Take-away: use your treadmill for hill simulations. If you know your upcoming race is hilly, study that map, program your ‘mill so you can practice those hills, and develop the muscle memory and stamina to hit them hard on race day.

A runner using a treadmill at the Olympic Village during the 1980 Olympics. See: Olympics and treadmill in same sentence. Image via wikipedia.

Kim Jones

This two-time runner-up in Boston (1991, 2:26:40 and 1993, 2:30:00) and New York (1989, 2:27:54 and 1990, 2:30:50) did much of her training indoors to avoid icy Colorado roads and sidewalks. Training for Boston in 1991, she logged 80% of her mileage indoors. She also suffers from asthma, and the treadmill allowed her to avoid cold or polluted air outside, just like our own Cardamom suggests.

Take-away: your treadmill can help you avoid asthma-triggers in any season (cold air, pollution, or high pollen count in the spring and summer).

Christine Clark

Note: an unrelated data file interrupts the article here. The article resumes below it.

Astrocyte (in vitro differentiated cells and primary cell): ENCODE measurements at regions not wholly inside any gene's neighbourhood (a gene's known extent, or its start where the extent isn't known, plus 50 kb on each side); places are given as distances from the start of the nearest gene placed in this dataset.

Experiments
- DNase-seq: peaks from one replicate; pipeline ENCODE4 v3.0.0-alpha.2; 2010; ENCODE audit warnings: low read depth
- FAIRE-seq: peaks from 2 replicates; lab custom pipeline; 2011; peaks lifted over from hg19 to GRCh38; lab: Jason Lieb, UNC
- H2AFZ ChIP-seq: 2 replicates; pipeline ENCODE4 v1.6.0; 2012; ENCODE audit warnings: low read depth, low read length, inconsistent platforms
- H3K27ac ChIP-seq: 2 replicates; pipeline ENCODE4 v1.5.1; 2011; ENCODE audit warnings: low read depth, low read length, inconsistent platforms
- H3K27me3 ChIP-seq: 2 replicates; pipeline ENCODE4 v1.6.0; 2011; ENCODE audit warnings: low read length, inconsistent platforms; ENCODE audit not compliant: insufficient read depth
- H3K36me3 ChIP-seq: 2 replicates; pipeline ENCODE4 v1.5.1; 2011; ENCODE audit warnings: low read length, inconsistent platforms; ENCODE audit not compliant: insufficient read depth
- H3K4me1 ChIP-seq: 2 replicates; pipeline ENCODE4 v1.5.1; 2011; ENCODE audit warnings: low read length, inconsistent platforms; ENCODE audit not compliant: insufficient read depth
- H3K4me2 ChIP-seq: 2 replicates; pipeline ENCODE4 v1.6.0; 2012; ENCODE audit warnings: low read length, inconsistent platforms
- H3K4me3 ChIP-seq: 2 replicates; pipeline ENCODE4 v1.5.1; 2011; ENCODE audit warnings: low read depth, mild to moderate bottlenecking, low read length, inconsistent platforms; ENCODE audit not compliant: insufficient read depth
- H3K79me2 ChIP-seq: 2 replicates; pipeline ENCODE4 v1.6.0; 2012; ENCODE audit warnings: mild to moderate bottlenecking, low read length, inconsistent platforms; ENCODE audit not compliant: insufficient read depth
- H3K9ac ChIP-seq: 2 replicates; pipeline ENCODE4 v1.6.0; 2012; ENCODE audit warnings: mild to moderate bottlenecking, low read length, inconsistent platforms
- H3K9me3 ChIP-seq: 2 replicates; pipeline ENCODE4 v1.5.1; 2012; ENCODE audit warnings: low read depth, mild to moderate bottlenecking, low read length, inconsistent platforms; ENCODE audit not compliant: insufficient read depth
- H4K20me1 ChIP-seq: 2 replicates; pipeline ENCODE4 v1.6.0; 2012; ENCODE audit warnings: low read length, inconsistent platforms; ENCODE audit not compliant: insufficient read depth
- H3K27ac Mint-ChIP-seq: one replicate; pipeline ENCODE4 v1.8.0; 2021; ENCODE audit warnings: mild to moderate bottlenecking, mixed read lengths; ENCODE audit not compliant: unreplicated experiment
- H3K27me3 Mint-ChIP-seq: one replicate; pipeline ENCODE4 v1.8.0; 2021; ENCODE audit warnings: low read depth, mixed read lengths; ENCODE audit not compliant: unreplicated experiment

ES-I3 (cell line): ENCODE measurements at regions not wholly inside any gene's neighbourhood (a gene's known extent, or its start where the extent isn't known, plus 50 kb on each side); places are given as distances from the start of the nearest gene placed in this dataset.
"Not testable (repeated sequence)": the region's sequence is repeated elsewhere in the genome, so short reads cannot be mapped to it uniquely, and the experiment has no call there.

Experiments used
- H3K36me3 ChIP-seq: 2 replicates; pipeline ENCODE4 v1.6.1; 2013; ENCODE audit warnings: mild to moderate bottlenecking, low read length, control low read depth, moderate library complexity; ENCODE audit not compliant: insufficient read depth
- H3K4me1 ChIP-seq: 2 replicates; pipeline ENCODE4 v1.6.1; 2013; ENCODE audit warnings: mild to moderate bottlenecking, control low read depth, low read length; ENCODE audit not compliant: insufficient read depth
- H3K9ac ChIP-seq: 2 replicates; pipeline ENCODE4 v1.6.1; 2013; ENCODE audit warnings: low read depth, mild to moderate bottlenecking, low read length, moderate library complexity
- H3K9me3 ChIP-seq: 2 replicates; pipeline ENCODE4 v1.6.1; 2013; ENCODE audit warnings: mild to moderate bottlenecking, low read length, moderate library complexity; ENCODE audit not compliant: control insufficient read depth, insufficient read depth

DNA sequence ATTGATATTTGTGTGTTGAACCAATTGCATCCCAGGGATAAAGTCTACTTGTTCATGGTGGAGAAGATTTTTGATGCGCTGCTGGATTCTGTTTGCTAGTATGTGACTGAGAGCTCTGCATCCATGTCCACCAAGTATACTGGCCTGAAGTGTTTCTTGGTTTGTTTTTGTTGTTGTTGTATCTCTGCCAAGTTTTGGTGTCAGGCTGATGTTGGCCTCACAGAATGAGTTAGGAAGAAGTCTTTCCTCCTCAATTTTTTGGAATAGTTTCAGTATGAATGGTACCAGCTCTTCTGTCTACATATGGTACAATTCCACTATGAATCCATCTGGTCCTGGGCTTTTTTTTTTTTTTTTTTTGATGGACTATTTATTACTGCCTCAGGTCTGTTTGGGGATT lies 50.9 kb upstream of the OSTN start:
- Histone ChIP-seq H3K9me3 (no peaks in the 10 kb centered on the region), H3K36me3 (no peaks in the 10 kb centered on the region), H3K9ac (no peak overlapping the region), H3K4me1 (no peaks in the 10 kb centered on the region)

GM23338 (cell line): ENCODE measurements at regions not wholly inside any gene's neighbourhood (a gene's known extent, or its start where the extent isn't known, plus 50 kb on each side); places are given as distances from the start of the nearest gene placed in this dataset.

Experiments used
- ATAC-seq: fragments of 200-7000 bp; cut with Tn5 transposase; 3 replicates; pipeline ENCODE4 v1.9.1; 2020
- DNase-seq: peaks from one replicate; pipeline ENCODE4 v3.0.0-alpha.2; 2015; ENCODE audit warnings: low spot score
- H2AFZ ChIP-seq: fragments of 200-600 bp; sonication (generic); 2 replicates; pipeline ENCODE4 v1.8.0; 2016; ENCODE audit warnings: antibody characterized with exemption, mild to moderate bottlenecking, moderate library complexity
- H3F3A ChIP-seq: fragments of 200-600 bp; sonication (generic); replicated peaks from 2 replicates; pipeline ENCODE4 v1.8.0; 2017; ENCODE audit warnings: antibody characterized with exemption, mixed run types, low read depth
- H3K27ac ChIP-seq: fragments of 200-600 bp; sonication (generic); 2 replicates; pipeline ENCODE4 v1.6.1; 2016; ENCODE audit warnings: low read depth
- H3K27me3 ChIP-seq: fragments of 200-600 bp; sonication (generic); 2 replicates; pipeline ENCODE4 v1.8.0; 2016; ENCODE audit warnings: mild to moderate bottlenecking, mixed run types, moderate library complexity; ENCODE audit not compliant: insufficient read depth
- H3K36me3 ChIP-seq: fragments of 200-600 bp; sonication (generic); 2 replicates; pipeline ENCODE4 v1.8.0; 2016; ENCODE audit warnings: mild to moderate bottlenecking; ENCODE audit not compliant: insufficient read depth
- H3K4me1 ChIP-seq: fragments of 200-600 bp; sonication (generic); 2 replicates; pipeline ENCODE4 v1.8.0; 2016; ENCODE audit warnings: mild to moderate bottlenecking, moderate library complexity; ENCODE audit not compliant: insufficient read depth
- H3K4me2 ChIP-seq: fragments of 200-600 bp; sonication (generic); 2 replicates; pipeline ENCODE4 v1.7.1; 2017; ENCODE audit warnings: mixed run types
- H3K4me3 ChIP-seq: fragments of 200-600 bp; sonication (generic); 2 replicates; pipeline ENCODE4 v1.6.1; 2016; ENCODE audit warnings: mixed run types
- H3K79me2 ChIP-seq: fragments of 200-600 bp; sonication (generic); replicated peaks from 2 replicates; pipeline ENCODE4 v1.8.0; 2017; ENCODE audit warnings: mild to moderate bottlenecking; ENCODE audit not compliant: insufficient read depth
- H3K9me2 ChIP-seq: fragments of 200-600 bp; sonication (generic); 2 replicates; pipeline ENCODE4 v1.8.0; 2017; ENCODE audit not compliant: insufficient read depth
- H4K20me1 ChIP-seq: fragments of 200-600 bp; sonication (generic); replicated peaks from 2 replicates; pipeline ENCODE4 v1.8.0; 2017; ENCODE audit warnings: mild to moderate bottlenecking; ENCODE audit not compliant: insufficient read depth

Chris Clark from Alaska, won the 2000 U.S. Olympic Marathon Trials and was the only U.S. woman to qualify for the Olympics that year. At the Sydney Games, she set her PR of 2:31:35 and finished 19th. How did she train through the brutal Alaskan winter? On her treadmill. She credited her treadmill for a couple of aspects of her success, both related to the weather. For one, her ‘mill was in her heated house, which acclimated her to temperatures more similar to Columbia, South Carolina (location of the 2000 OTM) and Sydney, Australia than Alaska. Of course, the treadmill also allowed her to get in her miles at pace when the harsh environment outside would have severely limited her training.